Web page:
L’Hospital’s Pulley Problem: Let A and B be points on the ceiling that are 1 meter apart.  From B, let there be a string of length r < 1 with a pulley at the end.  From A, let there be a string of length l, such that l+r > 1, so that the string can go through the pulley to a mass.  Assuming the strings and pulley are massless and frictionless, at what distance from the ceiling does the weight end up?  (Hint: the mass ends up at its lowest point.)

The brachistochrone problem: Given two points A and B, construct the curve such that, if a mass is only acted on by gravity, the mass starts at rest at A and reaches B in the shortest amount of time.

Suspended Rope: What is the curve of a suspended string?

Sum of reciprocal powers:

Wallis’ Formula:

Beads and holes: Take two beads with a different radius.  Drill a hole in each so that height of the remainder is the same.  Which shape has the most volume left?

Surface area of sphere slices: Make equally thick horizontal slices of a sphere.  The surface of each slice is the same.

A quick way to find square roots: Based off Newton’s method. Let y be the number you are trying to find the square root of.  Starting with x_0, let x_{n+1} be the average of x_n and y / x_n.  This actually converge pretty fast.

The black hole: The rotation of y(x) = 1/x, x > 0, about the x-axis has finite volume but infinite surface area.  How can you paint it?

Circles and arcs: Consider a unit circle and an arc of length s in the first quadrant.  Create the shape bounded by the arc and its projection onto the x-axis.  Ditto the y-axis.  The sum of the area of these two regions is always the same, no matter where the arc is located, and their sum is s.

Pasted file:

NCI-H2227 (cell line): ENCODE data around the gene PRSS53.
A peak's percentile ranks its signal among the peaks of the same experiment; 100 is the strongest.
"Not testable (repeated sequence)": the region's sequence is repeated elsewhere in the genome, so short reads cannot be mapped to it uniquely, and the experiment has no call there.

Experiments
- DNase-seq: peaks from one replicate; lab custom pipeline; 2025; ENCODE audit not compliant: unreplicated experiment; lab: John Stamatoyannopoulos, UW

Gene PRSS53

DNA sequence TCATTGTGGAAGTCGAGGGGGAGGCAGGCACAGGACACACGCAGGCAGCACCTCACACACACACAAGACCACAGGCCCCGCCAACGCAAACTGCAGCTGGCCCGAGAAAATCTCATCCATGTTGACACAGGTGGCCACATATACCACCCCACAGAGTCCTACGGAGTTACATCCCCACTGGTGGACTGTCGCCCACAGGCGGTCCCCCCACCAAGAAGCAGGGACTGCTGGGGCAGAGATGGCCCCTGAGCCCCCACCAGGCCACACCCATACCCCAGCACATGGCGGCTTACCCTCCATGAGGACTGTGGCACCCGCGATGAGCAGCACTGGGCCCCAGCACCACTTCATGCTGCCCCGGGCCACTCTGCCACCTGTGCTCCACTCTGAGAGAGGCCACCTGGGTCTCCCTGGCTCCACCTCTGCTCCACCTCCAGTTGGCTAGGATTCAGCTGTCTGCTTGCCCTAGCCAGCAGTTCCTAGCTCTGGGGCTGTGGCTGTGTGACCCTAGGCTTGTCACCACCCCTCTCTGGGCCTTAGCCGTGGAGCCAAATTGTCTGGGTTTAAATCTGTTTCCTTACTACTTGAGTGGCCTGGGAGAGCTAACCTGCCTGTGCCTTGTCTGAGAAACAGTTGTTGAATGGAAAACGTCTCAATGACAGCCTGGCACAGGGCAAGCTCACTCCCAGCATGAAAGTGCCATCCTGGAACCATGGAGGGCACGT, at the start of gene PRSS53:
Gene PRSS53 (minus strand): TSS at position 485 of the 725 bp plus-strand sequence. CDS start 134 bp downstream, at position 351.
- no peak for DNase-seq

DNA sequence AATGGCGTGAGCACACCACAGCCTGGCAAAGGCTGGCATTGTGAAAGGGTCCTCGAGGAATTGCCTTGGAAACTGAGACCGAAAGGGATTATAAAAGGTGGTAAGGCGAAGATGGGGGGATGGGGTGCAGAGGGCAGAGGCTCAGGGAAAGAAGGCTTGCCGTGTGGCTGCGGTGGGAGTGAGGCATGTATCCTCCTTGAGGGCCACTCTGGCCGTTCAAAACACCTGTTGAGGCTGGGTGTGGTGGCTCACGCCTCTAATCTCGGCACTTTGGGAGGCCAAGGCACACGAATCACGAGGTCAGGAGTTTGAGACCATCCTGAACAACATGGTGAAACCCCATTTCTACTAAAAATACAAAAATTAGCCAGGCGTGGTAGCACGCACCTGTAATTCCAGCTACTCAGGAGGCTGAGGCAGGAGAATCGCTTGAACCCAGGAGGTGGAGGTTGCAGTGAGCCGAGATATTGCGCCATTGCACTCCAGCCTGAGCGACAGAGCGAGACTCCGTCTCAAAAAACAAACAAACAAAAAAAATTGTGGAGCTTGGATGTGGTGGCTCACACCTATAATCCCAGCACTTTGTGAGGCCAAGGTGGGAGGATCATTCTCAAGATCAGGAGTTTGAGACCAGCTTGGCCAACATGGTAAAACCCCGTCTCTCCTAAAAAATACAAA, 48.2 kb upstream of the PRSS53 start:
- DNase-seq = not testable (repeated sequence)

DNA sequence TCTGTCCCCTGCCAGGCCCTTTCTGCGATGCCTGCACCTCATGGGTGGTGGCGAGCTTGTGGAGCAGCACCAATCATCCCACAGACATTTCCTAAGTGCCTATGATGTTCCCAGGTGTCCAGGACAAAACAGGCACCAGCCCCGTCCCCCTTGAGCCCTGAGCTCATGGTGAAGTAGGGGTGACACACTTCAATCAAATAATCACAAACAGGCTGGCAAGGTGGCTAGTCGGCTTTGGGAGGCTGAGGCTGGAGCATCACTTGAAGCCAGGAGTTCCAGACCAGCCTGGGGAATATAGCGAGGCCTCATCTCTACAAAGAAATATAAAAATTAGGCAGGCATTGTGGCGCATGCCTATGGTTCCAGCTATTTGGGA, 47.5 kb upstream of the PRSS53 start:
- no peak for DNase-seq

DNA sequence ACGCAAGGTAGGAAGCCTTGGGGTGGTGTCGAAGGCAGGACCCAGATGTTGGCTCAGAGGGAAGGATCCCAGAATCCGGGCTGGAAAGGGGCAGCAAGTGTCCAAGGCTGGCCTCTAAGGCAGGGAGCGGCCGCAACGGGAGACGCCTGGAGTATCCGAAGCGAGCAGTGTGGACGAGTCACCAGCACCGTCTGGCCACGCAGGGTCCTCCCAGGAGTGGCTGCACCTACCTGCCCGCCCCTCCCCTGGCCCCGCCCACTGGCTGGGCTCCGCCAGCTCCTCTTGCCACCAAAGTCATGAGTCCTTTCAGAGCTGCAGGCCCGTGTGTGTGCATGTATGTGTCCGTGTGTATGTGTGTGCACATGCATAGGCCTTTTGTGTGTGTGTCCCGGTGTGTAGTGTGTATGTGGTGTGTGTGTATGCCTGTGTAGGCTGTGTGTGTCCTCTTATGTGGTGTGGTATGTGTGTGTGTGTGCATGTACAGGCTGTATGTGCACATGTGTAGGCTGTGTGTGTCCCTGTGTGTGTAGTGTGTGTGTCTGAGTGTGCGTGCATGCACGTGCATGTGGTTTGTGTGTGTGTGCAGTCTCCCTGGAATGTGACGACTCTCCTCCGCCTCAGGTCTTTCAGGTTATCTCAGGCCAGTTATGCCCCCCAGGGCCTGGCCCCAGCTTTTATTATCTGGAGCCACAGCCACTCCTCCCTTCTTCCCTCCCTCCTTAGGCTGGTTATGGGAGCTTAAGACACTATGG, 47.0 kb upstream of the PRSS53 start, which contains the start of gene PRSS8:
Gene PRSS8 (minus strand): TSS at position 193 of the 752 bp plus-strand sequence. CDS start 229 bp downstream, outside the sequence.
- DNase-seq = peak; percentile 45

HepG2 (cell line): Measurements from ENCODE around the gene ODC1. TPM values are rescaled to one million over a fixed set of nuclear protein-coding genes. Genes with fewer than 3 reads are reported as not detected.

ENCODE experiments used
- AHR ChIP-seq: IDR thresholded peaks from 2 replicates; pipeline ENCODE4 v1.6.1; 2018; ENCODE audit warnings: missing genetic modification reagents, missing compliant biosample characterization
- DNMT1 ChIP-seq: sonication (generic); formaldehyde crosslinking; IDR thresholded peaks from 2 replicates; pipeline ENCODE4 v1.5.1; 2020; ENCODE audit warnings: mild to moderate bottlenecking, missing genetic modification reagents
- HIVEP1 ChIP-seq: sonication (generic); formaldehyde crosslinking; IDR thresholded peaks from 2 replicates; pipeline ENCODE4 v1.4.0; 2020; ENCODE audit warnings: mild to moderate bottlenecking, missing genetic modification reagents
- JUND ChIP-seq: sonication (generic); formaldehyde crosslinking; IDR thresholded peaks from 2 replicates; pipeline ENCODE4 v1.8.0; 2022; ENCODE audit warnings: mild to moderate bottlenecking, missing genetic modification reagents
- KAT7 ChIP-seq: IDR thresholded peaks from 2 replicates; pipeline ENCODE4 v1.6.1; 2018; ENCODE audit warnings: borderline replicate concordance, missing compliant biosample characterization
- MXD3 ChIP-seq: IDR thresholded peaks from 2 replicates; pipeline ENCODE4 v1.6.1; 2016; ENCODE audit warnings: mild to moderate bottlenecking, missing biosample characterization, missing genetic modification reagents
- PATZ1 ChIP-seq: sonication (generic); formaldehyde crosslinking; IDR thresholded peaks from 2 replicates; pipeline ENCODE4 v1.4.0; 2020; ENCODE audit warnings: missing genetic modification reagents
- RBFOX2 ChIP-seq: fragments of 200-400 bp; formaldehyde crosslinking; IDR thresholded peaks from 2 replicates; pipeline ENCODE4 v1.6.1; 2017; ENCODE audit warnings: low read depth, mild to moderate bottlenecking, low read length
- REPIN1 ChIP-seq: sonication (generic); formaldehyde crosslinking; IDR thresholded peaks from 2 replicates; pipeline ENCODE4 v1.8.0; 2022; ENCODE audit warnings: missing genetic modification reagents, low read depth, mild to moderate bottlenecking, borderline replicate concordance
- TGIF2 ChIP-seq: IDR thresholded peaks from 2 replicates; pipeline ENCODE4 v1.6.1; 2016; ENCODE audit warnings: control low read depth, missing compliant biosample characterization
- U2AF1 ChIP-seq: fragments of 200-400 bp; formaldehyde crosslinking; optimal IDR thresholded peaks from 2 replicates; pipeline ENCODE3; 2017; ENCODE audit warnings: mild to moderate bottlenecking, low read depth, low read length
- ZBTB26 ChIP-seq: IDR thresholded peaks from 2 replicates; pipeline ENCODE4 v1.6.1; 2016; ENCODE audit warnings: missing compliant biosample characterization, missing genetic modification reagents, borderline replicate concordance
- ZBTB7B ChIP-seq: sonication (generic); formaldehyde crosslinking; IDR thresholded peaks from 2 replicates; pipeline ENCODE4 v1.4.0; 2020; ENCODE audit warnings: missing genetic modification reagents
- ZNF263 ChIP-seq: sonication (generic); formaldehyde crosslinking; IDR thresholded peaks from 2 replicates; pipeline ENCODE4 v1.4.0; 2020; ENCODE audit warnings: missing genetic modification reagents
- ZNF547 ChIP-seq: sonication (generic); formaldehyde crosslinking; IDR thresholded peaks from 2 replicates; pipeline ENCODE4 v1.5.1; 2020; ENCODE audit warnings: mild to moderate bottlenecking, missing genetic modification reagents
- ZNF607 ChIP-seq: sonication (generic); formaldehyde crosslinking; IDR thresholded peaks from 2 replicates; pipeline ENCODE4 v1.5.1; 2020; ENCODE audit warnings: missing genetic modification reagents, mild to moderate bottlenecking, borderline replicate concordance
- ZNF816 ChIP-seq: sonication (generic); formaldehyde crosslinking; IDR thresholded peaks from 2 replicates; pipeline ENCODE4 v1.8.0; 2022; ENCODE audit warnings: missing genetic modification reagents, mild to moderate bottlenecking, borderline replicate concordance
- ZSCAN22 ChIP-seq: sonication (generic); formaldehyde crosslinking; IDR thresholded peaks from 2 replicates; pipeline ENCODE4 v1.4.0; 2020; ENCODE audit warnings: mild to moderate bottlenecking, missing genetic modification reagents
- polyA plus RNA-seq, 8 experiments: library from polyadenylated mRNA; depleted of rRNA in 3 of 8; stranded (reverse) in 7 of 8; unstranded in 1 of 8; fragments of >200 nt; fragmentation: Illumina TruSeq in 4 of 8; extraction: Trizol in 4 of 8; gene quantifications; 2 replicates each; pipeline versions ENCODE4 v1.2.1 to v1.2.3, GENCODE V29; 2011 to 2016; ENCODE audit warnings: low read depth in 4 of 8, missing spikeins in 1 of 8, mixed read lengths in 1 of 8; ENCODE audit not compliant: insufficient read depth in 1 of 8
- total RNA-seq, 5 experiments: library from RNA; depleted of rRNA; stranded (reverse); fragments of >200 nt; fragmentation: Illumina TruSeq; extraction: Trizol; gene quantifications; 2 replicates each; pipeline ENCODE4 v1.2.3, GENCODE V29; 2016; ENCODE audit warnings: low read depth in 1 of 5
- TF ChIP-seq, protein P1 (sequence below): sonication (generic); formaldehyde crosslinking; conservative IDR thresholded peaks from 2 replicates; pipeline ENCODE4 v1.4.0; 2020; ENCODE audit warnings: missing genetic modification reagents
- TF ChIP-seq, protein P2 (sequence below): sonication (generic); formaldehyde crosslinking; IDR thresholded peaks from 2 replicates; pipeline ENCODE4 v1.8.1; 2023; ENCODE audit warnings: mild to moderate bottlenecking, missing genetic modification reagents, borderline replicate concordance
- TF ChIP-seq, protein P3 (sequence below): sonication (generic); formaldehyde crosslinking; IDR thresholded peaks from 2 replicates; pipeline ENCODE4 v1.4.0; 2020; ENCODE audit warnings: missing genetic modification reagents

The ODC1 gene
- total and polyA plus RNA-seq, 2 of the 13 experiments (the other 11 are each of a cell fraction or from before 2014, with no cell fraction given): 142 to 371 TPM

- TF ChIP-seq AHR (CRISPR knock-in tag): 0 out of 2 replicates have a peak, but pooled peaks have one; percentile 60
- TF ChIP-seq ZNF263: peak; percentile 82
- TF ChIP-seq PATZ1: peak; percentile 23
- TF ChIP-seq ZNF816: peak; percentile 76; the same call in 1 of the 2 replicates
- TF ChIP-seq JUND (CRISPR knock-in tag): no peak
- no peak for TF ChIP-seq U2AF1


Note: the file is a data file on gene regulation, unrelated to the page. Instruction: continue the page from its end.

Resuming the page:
Volume of a pyramid: Can probably adapt this to find the volume of a 3d pyramid with arbitrary base.

Fourier series: An alternative to Taylor/Maclaurin series.

Relationship between volume and surface area of spheres: Differential geometry.

Cantor set: For infinite series.  The Cantor set is an uncountable set which has Lebesgue measure zero.

Thinned-out harmonic series: A weird way to thin out harmonic series so it converges.

How to integrate a bell-curve:

Weirstrass’ pathological function: Continuous everywhere, differentiable nowhere.

Does order of addition matter?:

Complex numbers

Chords of a circle: Take N equidistant points on the unit circle. Pick one of those points, then draw chords from it to all other points on the circle.  For any N, the product of the lengths of those chords is N.